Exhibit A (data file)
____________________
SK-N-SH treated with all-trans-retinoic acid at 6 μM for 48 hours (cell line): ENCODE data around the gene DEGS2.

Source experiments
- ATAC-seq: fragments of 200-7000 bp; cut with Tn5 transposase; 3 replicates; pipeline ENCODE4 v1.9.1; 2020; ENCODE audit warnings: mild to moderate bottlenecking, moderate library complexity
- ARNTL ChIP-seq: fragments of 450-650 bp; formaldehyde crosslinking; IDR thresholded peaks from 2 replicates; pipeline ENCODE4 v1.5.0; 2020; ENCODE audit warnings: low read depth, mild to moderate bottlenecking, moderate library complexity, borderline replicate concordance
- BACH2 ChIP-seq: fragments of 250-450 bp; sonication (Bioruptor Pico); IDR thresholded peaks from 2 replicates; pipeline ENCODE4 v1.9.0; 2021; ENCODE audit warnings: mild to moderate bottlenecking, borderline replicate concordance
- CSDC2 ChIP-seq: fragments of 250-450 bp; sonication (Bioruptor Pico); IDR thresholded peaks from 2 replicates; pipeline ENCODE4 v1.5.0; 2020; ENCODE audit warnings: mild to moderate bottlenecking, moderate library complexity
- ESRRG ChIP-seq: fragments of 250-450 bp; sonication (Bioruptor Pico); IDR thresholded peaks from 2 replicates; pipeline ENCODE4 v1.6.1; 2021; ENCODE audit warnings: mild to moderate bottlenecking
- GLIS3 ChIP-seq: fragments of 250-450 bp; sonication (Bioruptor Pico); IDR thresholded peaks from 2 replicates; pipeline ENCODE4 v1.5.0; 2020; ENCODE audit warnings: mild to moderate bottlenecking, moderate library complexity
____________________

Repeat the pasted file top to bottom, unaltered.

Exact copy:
SK-N-SH treated with all-trans-retinoic acid at 6 μM for 48 hours (cell line): ENCODE data around the gene DEGS2.

Source experiments
- ATAC-seq: fragments of 200-7000 bp; cut with Tn5 transposase; 3 replicates; pipeline ENCODE4 v1.9.1; 2020; ENCODE audit warnings: mild to moderate bottlenecking, moderate library complexity
- ARNTL ChIP-seq: fragments of 450-650 bp; formaldehyde crosslinking; IDR thresholded peaks from 2 replicates; pipeline ENCODE4 v1.5.0; 2020; ENCODE audit warnings: low read depth, mild to moderate bottlenecking, moderate library complexity, borderline replicate concordance
- BACH2 ChIP-seq: fragments of 250-450 bp; sonication (Bioruptor Pico); IDR thresholded peaks from 2 replicates; pipeline ENCODE4 v1.9.0; 2021; ENCODE audit warnings: mild to moderate bottlenecking, borderline replicate concordance
- CSDC2 ChIP-seq: fragments of 250-450 bp; sonication (Bioruptor Pico); IDR thresholded peaks from 2 replicates; pipeline ENCODE4 v1.5.0; 2020; ENCODE audit warnings: mild to moderate bottlenecking, moderate library complexity
- ESRRG ChIP-seq: fragments of 250-450 bp; sonication (Bioruptor Pico); IDR thresholded peaks from 2 replicates; pipeline ENCODE4 v1.6.1; 2021; ENCODE audit warnings: mild to moderate bottlenecking
- GLIS3 ChIP-seq: fragments of 250-450 bp; sonication (Bioruptor Pico); IDR thresholded peaks from 2 replicates; pipeline ENCODE4 v1.5.0; 2020; ENCODE audit warnings: mild to moderate bottlenecking, moderate library complexity